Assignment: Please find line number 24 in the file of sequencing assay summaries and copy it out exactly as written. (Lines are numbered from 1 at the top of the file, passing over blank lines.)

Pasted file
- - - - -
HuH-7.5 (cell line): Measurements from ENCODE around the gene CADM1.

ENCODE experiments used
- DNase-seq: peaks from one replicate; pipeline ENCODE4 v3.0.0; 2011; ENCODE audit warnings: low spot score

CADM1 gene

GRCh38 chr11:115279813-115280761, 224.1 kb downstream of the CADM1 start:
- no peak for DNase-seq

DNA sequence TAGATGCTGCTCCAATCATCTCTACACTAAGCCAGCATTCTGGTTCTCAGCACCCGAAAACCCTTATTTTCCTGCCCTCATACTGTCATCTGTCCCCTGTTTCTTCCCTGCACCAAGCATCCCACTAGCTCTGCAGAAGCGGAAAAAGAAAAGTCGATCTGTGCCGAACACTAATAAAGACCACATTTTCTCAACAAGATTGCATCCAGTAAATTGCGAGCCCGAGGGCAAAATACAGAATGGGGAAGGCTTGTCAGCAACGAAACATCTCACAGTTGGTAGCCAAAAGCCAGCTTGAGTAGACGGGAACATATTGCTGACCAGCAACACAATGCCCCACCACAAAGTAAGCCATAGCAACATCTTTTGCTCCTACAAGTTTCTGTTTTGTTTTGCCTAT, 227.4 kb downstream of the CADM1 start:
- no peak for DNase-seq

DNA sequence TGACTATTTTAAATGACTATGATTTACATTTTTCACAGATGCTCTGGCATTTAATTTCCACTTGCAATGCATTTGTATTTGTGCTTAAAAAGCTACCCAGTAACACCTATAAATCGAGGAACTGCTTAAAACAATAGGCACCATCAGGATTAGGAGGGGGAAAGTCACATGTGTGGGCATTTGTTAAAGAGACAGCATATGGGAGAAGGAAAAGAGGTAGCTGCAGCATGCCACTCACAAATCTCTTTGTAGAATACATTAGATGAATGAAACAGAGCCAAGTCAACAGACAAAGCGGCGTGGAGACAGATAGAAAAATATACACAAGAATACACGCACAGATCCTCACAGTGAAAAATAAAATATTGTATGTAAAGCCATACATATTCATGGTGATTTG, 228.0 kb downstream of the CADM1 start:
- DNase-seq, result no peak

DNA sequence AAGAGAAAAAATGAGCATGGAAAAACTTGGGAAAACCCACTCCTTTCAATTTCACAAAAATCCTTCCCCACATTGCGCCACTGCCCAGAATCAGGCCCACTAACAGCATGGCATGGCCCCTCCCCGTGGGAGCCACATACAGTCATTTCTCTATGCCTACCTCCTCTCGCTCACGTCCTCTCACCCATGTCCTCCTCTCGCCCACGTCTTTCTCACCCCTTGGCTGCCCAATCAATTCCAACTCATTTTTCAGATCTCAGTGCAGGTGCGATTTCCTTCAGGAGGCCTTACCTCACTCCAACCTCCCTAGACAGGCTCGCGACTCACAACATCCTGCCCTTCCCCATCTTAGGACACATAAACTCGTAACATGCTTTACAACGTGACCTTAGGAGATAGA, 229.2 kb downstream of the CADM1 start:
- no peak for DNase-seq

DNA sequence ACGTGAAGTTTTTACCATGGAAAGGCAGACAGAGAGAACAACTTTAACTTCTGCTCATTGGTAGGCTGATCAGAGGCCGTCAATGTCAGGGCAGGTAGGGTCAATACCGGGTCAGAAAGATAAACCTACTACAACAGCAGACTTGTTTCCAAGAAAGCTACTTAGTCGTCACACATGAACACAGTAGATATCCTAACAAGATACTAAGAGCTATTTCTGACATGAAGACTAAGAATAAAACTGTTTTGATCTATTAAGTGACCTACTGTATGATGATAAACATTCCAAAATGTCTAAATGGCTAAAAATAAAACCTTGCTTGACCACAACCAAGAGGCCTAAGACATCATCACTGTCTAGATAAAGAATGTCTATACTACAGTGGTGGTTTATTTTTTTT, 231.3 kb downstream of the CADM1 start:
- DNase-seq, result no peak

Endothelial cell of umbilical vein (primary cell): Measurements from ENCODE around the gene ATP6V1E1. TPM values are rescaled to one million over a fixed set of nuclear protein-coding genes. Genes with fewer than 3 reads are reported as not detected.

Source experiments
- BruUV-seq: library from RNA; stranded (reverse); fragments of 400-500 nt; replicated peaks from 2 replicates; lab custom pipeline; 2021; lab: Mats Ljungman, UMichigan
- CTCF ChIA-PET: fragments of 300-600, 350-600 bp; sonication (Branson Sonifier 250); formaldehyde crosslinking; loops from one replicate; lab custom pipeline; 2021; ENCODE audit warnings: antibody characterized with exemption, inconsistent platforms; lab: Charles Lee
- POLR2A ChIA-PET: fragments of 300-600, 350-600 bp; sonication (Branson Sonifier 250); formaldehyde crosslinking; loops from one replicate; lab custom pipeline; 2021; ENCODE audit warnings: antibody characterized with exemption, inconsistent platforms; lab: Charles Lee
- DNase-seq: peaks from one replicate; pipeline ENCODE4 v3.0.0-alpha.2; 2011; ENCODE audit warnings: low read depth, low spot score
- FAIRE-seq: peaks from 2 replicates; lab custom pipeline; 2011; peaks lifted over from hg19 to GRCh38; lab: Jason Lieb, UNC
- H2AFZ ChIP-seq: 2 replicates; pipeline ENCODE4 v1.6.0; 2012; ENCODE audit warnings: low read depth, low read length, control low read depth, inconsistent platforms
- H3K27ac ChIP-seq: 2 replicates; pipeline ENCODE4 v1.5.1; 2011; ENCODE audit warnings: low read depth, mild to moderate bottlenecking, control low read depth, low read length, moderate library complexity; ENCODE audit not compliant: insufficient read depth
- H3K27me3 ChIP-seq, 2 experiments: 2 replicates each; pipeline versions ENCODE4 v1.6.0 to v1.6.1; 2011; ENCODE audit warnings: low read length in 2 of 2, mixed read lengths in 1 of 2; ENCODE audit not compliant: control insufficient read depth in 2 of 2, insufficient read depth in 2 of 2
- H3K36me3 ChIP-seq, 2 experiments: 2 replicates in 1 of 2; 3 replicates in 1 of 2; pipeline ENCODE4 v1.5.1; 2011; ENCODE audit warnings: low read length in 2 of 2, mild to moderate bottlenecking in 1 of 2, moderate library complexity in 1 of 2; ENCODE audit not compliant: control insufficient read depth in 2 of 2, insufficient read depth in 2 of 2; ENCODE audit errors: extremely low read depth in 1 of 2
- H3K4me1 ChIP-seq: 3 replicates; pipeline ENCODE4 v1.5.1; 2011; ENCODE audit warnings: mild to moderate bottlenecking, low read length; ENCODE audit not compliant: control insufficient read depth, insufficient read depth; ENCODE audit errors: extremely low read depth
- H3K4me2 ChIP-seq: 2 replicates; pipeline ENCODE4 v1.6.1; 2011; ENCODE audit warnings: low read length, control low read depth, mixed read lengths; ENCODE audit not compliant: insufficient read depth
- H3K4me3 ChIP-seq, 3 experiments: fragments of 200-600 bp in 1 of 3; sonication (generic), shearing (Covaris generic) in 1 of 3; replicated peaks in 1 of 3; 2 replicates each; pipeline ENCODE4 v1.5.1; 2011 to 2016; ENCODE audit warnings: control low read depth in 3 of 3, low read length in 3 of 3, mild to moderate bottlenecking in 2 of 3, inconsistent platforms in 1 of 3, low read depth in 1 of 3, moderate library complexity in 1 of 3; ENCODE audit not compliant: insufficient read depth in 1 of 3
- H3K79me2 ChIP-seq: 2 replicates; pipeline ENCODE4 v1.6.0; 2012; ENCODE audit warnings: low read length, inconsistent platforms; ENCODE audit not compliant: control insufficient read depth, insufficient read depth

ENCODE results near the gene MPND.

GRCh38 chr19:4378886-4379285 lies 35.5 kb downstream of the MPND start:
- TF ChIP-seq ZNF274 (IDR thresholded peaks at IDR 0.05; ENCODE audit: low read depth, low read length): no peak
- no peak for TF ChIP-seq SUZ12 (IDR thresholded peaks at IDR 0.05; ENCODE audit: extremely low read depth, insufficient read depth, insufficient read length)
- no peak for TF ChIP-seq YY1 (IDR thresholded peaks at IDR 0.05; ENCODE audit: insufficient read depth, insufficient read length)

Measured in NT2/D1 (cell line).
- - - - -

- H3K27me3 ChIP-seq, 2 experiments: 2 replicates each; pipeline versions ENCODE4 v1.6.0 to v1.6.1; 2011; ENCODE audit warnings: low read length in 2 of 2, mixed read lengths in 1 of 2; ENCODE audit not compliant: control insufficient read depth in 2 of 2, insufficient read depth in 2 of 2